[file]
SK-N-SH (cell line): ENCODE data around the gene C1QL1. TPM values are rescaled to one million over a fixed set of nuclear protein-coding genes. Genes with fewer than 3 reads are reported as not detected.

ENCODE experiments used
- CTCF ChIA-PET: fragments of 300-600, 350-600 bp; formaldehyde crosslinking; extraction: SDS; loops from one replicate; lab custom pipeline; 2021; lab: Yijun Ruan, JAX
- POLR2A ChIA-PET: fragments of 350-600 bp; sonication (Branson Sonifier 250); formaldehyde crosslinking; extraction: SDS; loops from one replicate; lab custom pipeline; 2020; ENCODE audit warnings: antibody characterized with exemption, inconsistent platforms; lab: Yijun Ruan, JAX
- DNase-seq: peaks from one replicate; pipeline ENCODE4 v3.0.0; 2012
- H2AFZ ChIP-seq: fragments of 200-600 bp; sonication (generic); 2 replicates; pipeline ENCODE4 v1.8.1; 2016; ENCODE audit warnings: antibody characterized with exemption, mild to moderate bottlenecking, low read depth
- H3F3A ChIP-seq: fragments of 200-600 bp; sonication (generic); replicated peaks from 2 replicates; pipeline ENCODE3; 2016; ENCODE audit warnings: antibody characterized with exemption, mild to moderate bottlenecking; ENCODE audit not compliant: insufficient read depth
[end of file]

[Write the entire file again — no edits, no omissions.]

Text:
SK-N-SH (cell line): ENCODE data around the gene C1QL1. TPM values are rescaled to one million over a fixed set of nuclear protein-coding genes. Genes with fewer than 3 reads are reported as not detected.

ENCODE experiments used
- CTCF ChIA-PET: fragments of 300-600, 350-600 bp; formaldehyde crosslinking; extraction: SDS; loops from one replicate; lab custom pipeline; 2021; lab: Yijun Ruan, JAX
- POLR2A ChIA-PET: fragments of 350-600 bp; sonication (Branson Sonifier 250); formaldehyde crosslinking; extraction: SDS; loops from one replicate; lab custom pipeline; 2020; ENCODE audit warnings: antibody characterized with exemption, inconsistent platforms; lab: Yijun Ruan, JAX
- DNase-seq: peaks from one replicate; pipeline ENCODE4 v3.0.0; 2012
- H2AFZ ChIP-seq: fragments of 200-600 bp; sonication (generic); 2 replicates; pipeline ENCODE4 v1.8.1; 2016; ENCODE audit warnings: antibody characterized with exemption, mild to moderate bottlenecking, low read depth
- H3F3A ChIP-seq: fragments of 200-600 bp; sonication (generic); replicated peaks from 2 replicates; pipeline ENCODE3; 2016; ENCODE audit warnings: antibody characterized with exemption, mild to moderate bottlenecking; ENCODE audit not compliant: insufficient read depth